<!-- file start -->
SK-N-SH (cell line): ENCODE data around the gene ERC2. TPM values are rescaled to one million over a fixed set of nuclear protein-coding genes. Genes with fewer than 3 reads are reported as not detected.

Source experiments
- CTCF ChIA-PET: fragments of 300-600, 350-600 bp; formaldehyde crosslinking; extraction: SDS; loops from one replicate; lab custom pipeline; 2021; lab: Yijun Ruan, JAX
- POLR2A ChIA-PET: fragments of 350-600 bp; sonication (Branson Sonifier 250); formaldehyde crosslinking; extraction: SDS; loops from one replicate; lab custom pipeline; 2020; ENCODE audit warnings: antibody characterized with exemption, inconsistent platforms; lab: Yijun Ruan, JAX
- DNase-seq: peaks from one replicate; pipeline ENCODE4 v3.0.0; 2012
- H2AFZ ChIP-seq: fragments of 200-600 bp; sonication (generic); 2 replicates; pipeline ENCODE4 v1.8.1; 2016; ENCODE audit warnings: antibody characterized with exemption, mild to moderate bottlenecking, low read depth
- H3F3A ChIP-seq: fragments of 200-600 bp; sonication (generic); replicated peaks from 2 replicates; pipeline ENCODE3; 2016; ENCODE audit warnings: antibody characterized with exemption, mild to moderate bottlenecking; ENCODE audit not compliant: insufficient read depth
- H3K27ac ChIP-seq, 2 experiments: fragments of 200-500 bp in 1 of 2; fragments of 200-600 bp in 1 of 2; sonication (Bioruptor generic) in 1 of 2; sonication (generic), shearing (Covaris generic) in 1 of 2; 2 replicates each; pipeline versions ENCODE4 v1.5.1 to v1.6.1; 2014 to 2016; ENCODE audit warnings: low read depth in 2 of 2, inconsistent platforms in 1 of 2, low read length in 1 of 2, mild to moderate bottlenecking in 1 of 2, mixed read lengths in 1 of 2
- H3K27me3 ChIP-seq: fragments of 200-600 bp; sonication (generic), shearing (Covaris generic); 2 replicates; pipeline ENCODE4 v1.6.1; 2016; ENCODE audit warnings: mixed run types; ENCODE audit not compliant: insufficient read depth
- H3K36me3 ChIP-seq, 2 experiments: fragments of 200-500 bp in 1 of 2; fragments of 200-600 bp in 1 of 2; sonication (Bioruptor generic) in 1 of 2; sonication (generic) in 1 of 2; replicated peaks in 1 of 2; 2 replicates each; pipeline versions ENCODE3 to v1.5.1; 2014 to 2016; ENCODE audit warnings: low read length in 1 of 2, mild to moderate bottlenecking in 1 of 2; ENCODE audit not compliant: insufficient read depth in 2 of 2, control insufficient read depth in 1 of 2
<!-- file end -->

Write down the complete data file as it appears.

SK-N-SH (cell line): ENCODE data around the gene ERC2. TPM values are rescaled to one million over a fixed set of nuclear protein-coding genes. Genes with fewer than 3 reads are reported as not detected.

Source experiments
- CTCF ChIA-PET: fragments of 300-600, 350-600 bp; formaldehyde crosslinking; extraction: SDS; loops from one replicate; lab custom pipeline; 2021; lab: Yijun Ruan, JAX
- POLR2A ChIA-PET: fragments of 350-600 bp; sonication (Branson Sonifier 250); formaldehyde crosslinking; extraction: SDS; loops from one replicate; lab custom pipeline; 2020; ENCODE audit warnings: antibody characterized with exemption, inconsistent platforms; lab: Yijun Ruan, JAX
- DNase-seq: peaks from one replicate; pipeline ENCODE4 v3.0.0; 2012
- H2AFZ ChIP-seq: fragments of 200-600 bp; sonication (generic); 2 replicates; pipeline ENCODE4 v1.8.1; 2016; ENCODE audit warnings: antibody characterized with exemption, mild to moderate bottlenecking, low read depth
- H3F3A ChIP-seq: fragments of 200-600 bp; sonication (generic); replicated peaks from 2 replicates; pipeline ENCODE3; 2016; ENCODE audit warnings: antibody characterized with exemption, mild to moderate bottlenecking; ENCODE audit not compliant: insufficient read depth
- H3K27ac ChIP-seq, 2 experiments: fragments of 200-500 bp in 1 of 2; fragments of 200-600 bp in 1 of 2; sonication (Bioruptor generic) in 1 of 2; sonication (generic), shearing (Covaris generic) in 1 of 2; 2 replicates each; pipeline versions ENCODE4 v1.5.1 to v1.6.1; 2014 to 2016; ENCODE audit warnings: low read depth in 2 of 2, inconsistent platforms in 1 of 2, low read length in 1 of 2, mild to moderate bottlenecking in 1 of 2, mixed read lengths in 1 of 2
- H3K27me3 ChIP-seq: fragments of 200-600 bp; sonication (generic), shearing (Covaris generic); 2 replicates; pipeline ENCODE4 v1.6.1; 2016; ENCODE audit warnings: mixed run types; ENCODE audit not compliant: insufficient read depth
- H3K36me3 ChIP-seq, 2 experiments: fragments of 200-500 bp in 1 of 2; fragments of 200-600 bp in 1 of 2; sonication (Bioruptor generic) in 1 of 2; sonication (generic) in 1 of 2; replicated peaks in 1 of 2; 2 replicates each; pipeline versions ENCODE3 to v1.5.1; 2014 to 2016; ENCODE audit warnings: low read length in 1 of 2, mild to moderate bottlenecking in 1 of 2; ENCODE audit not compliant: insufficient read depth in 2 of 2, control insufficient read depth in 1 of 2